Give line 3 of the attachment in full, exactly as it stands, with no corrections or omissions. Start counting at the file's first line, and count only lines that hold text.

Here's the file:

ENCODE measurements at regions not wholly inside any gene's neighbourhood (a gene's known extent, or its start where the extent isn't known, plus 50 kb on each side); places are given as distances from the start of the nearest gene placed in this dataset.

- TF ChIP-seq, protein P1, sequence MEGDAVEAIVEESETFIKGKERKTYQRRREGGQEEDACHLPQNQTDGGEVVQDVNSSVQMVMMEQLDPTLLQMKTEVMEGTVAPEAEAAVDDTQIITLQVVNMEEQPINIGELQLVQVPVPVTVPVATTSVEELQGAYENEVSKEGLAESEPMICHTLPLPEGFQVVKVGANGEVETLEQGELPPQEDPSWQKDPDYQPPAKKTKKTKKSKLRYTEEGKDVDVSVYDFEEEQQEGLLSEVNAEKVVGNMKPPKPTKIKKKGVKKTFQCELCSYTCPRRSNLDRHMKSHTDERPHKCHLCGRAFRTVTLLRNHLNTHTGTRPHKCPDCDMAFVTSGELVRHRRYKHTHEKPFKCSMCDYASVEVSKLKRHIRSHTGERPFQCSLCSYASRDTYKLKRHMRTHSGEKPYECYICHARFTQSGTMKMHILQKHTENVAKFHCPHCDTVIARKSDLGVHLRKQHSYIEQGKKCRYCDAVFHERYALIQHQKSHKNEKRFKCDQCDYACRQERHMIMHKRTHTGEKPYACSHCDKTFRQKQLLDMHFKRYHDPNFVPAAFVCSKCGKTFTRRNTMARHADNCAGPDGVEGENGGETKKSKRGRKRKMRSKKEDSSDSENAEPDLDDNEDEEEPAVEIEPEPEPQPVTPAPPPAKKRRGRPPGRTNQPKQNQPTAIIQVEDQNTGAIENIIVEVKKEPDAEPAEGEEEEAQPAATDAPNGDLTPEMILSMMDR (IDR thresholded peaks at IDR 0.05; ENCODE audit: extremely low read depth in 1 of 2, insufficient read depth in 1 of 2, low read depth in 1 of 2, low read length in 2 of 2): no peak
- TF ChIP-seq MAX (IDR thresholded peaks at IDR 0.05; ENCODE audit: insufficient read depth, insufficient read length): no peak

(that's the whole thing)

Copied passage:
- TF ChIP-seq MAX (IDR thresholded peaks at IDR 0.05; ENCODE audit: insufficient read depth, insufficient read length): no peak